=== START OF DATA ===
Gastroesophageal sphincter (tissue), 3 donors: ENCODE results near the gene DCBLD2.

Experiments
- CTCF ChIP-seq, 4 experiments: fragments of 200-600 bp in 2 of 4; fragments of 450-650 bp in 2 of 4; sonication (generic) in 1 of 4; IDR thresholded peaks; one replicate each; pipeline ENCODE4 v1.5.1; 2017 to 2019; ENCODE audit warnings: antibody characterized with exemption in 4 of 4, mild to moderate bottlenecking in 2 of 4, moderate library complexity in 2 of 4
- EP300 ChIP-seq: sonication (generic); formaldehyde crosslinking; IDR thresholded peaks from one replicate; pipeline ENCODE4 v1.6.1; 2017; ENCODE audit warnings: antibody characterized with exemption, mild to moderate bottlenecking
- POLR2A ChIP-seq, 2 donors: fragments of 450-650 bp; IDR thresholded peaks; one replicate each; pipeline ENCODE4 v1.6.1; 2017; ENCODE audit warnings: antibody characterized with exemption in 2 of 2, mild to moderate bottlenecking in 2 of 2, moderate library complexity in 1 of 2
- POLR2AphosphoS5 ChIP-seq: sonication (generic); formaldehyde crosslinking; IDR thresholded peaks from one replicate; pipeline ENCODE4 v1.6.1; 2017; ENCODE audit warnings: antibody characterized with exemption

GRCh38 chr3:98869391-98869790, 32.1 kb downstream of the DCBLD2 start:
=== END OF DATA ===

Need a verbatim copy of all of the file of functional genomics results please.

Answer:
Gastroesophageal sphincter (tissue), 3 donors: ENCODE results near the gene DCBLD2.

Experiments
- CTCF ChIP-seq, 4 experiments: fragments of 200-600 bp in 2 of 4; fragments of 450-650 bp in 2 of 4; sonication (generic) in 1 of 4; IDR thresholded peaks; one replicate each; pipeline ENCODE4 v1.5.1; 2017 to 2019; ENCODE audit warnings: antibody characterized with exemption in 4 of 4, mild to moderate bottlenecking in 2 of 4, moderate library complexity in 2 of 4
- EP300 ChIP-seq: sonication (generic); formaldehyde crosslinking; IDR thresholded peaks from one replicate; pipeline ENCODE4 v1.6.1; 2017; ENCODE audit warnings: antibody characterized with exemption, mild to moderate bottlenecking
- POLR2A ChIP-seq, 2 donors: fragments of 450-650 bp; IDR thresholded peaks; one replicate each; pipeline ENCODE4 v1.6.1; 2017; ENCODE audit warnings: antibody characterized with exemption in 2 of 2, mild to moderate bottlenecking in 2 of 2, moderate library complexity in 1 of 2
- POLR2AphosphoS5 ChIP-seq: sonication (generic); formaldehyde crosslinking; IDR thresholded peaks from one replicate; pipeline ENCODE4 v1.6.1; 2017; ENCODE audit warnings: antibody characterized with exemption

GRCh38 chr3:98869391-98869790, 32.1 kb downstream of the DCBLD2 start: